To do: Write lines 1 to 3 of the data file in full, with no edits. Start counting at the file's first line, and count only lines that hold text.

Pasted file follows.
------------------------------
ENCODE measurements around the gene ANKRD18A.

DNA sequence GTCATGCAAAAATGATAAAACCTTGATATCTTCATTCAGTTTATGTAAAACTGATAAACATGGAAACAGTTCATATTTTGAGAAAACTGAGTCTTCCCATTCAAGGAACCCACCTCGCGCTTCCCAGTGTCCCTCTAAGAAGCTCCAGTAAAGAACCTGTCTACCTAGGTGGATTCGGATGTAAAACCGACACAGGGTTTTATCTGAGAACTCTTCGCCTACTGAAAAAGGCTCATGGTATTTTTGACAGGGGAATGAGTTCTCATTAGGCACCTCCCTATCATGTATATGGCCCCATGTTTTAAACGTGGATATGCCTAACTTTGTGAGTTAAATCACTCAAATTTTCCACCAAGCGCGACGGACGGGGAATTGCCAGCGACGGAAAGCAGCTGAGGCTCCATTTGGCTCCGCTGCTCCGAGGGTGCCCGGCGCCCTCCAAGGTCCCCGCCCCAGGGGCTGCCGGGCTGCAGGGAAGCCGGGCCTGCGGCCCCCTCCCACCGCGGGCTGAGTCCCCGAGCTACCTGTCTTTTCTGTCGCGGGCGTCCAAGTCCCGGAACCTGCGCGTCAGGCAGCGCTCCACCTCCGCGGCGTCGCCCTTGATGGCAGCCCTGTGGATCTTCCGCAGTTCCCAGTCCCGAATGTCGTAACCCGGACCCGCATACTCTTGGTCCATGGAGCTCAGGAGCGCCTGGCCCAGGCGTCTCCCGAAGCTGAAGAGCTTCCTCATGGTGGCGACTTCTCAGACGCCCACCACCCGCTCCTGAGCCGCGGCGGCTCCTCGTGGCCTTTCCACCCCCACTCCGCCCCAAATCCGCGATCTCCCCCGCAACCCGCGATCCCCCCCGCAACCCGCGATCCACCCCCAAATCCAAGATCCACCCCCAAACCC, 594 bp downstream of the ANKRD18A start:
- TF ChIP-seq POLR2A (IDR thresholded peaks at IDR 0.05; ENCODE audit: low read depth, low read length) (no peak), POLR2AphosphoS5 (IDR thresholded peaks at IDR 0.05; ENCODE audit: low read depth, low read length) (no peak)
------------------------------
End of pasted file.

ENCODE measurements around the gene ANKRD18A.

DNA sequence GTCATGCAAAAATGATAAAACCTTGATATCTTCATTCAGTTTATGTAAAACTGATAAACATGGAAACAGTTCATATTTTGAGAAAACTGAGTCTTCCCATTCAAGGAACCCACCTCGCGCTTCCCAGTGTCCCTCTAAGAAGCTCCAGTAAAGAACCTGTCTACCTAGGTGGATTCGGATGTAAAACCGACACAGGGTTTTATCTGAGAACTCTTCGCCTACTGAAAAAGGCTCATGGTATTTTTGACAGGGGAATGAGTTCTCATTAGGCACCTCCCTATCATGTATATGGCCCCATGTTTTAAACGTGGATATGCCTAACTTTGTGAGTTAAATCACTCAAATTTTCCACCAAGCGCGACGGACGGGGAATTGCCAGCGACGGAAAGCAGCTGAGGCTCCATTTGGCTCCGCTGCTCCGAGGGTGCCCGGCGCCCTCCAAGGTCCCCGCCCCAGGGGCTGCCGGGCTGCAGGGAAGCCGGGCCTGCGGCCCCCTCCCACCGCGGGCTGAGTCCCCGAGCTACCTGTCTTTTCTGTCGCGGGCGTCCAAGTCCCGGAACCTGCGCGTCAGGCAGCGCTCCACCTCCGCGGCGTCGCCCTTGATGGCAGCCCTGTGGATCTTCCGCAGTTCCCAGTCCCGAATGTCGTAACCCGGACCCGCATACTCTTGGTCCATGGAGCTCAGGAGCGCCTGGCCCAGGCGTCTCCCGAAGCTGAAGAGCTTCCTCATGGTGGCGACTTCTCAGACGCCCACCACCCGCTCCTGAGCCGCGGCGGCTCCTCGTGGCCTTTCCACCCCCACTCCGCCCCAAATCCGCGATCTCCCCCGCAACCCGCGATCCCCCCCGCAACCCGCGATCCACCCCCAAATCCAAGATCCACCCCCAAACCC, 594 bp downstream of the ANKRD18A start:
- TF ChIP-seq POLR2A (IDR thresholded peaks at IDR 0.05; ENCODE audit: low read depth, low read length) (no peak), POLR2AphosphoS5 (IDR thresholded peaks at IDR 0.05; ENCODE audit: low read depth, low read length) (no peak)